To treat your wounds, you had to get back to civilization and find a medical clinic. You could idle there and slowly recover, but it was much faster if another player was present with medical skill who could patch you up. This still was not an instant process, though, and since you had nothing better to do you could, y’know, have a conversation with your doctor. I know, I was that doctor and I had a great time coaxing stories out of the bruised and battered folks coming through the door, while not incidentally getting some medical XP out of my good works.
The mental fatigue was even more brilliant, since to get rid of that you had to hit the Cantina, where those players who invested in Entertainer skills would dance and play music for your R&R purposes while you kicked back with a glass of Blue Milk. The more highly skilled entertainers and medical personnel could also provide temporary buffs for your next jaunt into the wilds, in exchange for your generous tip.
The depth of the housing and crafting options in SWG are something I’ve never seen again before or since. Players could build entire towns of their own, not instanced away but as an actual part of the landscape of the planet. The only limits were not getting too close to game mandated places like Mos Eisley, but if you were early and lucky you could easily stake your claim in sight of the city. Not only could you have buildings that functioned as homes, a skilled Architect could eventually make buildings that functioned the same as the cantinas and clinics, which were of course much in demand for any proper settlement. You could have a mayor and a council, with actual power within the borders in the form of permissions granted and denied.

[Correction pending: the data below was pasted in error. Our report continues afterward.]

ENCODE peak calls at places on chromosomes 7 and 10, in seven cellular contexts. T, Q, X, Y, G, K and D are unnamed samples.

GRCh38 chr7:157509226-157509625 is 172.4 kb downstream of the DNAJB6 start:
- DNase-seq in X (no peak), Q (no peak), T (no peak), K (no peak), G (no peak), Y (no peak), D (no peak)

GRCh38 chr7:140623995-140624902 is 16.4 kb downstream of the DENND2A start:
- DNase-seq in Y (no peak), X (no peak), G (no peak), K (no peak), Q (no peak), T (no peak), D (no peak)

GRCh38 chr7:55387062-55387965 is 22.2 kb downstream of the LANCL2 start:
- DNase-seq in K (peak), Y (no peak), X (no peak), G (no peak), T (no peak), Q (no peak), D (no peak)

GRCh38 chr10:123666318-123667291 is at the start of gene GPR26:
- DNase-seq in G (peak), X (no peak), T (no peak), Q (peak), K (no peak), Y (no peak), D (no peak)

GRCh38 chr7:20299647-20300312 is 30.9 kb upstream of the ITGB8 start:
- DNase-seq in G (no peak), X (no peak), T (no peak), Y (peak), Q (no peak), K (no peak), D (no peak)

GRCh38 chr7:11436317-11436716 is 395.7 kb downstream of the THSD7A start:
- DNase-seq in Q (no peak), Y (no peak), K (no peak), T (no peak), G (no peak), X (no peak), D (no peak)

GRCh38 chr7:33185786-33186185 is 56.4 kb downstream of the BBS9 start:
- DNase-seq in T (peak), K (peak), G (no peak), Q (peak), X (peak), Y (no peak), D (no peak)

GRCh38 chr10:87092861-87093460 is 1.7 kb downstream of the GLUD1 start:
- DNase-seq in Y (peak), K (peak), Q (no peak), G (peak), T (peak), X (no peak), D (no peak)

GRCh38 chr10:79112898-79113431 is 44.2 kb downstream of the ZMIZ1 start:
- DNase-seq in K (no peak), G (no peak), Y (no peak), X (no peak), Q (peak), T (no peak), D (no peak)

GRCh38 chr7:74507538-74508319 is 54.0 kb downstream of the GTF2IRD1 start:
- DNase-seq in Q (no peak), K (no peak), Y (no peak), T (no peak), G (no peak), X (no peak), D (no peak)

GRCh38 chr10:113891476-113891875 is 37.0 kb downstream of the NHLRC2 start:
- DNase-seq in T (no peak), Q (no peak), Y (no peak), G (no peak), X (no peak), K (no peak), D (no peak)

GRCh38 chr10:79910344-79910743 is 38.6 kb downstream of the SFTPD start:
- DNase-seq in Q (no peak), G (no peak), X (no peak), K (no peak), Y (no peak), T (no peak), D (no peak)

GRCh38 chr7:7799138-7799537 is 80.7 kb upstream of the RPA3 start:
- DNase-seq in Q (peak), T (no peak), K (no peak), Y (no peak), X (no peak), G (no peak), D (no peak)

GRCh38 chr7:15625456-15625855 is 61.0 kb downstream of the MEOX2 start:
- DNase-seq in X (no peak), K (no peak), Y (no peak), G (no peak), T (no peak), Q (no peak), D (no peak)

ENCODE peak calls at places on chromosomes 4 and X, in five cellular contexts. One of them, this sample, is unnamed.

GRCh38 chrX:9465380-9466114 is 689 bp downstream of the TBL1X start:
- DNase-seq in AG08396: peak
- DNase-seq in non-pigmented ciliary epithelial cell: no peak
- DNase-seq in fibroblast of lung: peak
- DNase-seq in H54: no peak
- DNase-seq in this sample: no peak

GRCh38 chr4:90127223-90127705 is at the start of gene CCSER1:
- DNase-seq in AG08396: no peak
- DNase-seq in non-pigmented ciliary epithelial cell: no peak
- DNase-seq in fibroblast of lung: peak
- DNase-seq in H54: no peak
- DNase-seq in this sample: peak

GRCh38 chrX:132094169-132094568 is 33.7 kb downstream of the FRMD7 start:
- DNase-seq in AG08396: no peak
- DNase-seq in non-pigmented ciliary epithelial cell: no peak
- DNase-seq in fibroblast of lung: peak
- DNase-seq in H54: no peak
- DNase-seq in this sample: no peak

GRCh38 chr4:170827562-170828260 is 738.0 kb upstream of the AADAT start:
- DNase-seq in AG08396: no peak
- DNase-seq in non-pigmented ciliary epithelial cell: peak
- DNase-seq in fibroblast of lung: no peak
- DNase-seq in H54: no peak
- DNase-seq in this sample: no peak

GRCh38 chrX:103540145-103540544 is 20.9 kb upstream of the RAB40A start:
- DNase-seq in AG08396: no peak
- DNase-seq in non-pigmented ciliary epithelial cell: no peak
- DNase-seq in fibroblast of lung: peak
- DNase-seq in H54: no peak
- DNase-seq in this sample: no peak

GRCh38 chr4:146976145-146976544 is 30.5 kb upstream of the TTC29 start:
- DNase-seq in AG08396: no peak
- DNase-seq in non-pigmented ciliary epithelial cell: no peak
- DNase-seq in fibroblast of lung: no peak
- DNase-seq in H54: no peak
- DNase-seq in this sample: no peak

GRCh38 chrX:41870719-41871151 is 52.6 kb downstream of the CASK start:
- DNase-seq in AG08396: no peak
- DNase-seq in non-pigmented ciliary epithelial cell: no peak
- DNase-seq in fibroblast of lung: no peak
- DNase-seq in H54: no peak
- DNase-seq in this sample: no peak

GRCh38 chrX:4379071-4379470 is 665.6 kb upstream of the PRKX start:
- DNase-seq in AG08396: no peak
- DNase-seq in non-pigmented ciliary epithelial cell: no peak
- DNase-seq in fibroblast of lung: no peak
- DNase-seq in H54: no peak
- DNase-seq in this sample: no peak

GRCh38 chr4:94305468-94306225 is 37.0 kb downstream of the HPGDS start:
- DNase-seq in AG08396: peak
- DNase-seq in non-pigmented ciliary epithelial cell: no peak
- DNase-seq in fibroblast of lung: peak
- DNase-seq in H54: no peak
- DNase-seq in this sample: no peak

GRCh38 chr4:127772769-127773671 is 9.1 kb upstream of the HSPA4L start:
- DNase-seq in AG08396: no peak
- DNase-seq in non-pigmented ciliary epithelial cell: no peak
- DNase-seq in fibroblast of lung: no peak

Inside of the homes, objects could be arranged anywhere you wished, at any angle, in any combination. Also, nearly every inventory item in the game had a 3-d model, and could be potentially used as decoration. I had a collection of random claws, spines, and brains from creature kills that I used to decorate my medical lab table with, while a suit of armor I’d outgrown was placed against a wall of my house, next to my medal for completing flight school training. While this flexibility meant that half-assing it looked terrible, with things hovering in mid-air, etc., if someone took care they could create very fancy, very customized set-ups. This was important because not all selling was done through global auctions… the fees to do so were so exorbitant it encouraged people to set up their own free-standing stores, and encouraged people to visit those stores to buy products, even if that meant a long journey through dangerous territories (Safari!).